The Cathedral of the Holy Trinity is one of Port of Spain’s oldest surviving structures. Built between 1816 and 1823 it remains the center of the Anglican Church in Trinidad and Tobago. It was constructed as a result of a decision made in Britain to strengthen the Anglican Church in the West Indies and as a tool for anglicizing the predominantly Roman Catholic population of Trinidad after it was taken by the British in 1797. It originally served as a place of worship for the English elite in Trinidad and as the seat of the Anglican Bishop of the Diocese of Trinidad.
The Cathedral was constructed using elements from the Gothic Revival movement which began in the late 1740s in England. As a result, the Cathedral incorporates lancet windows, pinnacled buttresses, a steeply pitched roof and an overall emphasis on height. Materials used in construction include blue limestone, from the Laventille quarries and yellow brick (transported from England).
Property of interest located on a parcel of land situated in the City of Port of Spain, bounded by Hart Street on the north, on the south by Queen Street (now known as Queen Janelle Commissiong Street), on the east by Frederick Street and on the west by Abercromby Street.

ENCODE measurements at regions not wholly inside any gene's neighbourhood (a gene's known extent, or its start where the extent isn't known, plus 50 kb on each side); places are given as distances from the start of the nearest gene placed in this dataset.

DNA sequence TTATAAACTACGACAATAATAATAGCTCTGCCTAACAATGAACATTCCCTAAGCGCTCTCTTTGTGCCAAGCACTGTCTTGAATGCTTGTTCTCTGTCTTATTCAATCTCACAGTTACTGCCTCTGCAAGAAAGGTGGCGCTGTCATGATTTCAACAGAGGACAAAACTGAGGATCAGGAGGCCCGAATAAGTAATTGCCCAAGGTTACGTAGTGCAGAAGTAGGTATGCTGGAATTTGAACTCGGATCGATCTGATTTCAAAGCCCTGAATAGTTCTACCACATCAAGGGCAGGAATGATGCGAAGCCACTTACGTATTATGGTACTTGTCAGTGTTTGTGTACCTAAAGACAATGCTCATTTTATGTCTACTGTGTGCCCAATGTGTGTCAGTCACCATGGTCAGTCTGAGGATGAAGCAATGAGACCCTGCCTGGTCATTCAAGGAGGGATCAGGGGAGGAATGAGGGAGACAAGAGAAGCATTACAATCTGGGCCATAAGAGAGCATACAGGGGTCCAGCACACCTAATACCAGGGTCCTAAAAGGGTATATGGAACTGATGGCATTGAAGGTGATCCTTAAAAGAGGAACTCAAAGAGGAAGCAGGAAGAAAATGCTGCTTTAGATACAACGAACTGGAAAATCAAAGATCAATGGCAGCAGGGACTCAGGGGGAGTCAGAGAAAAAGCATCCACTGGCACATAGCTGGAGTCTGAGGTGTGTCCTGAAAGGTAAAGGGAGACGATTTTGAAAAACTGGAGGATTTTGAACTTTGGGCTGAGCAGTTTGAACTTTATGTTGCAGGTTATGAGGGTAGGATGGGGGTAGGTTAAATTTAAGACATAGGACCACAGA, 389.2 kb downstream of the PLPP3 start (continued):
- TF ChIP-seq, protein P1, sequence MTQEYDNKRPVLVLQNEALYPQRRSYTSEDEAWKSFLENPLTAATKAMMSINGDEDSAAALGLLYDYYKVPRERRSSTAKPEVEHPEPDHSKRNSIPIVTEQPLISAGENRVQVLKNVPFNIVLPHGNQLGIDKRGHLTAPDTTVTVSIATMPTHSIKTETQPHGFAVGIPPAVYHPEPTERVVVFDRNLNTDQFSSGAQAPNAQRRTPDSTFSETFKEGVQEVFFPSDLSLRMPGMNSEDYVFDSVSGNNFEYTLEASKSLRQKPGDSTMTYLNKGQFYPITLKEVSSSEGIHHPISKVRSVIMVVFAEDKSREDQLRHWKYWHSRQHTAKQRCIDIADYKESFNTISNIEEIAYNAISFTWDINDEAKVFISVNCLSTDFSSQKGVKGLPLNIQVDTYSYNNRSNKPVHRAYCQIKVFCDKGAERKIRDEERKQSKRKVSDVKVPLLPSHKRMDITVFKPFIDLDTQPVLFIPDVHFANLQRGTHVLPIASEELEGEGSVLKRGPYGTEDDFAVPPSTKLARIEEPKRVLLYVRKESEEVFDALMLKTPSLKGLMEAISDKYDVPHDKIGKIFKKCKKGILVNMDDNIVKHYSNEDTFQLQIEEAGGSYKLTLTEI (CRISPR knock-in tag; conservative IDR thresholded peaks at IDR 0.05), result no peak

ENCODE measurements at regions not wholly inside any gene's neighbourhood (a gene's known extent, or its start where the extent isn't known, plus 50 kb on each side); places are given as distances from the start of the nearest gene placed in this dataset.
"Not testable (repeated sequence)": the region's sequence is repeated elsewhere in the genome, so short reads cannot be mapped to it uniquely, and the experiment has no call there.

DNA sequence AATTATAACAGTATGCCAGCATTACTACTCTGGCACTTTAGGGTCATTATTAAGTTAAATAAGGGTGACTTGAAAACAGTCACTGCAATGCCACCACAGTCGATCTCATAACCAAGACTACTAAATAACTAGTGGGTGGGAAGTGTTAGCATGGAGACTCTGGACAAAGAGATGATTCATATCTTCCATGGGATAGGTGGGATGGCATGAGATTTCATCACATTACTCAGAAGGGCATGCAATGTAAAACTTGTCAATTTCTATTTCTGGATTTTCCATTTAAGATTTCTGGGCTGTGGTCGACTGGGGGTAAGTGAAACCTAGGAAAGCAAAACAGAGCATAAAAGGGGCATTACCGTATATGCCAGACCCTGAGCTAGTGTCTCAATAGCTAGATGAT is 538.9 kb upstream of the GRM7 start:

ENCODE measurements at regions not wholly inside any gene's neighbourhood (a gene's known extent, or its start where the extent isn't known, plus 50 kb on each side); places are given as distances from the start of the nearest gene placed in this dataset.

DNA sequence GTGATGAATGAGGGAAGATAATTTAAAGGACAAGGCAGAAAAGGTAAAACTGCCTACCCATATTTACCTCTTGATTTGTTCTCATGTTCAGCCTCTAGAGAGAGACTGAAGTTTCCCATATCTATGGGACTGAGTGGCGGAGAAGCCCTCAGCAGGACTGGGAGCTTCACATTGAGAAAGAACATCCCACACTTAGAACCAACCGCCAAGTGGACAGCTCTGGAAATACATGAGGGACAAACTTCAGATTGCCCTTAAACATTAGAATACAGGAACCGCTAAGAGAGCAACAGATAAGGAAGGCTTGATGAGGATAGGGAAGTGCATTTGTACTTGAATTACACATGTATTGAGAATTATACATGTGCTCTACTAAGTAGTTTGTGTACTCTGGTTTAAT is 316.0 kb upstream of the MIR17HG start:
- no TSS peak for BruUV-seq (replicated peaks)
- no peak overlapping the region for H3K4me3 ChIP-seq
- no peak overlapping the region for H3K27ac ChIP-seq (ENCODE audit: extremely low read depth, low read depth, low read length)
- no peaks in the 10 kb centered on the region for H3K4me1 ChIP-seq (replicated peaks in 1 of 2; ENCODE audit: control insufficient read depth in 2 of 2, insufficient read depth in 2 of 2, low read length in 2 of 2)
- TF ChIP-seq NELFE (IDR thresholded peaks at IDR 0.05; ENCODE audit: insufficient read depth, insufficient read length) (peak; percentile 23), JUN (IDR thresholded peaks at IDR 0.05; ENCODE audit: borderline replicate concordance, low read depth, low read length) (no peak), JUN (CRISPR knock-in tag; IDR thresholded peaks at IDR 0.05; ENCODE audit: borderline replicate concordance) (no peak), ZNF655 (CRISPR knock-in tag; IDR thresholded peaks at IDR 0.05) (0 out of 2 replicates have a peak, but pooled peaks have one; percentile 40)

Other Known Name: Holy Trinity Cathedral
Address: 30A Abercromby Street
Town/City: Port of Spain
Region: Port of Spain
Site Type: Cultural Heritage
Public Accessibility: Limited Access
Grade: Grade 1 – Property in which there should be no change, nor alteration to its shape or form, nor in or upon any material object, plant or other thing that may deform or deface the property.
Site Features: Places of Worship
Trinity Cathedral Panorama
trinity cathedral emblem by Melony Mejias
trinity cathedral_Melony Mejias
30A Abercromby Street, Port of Spain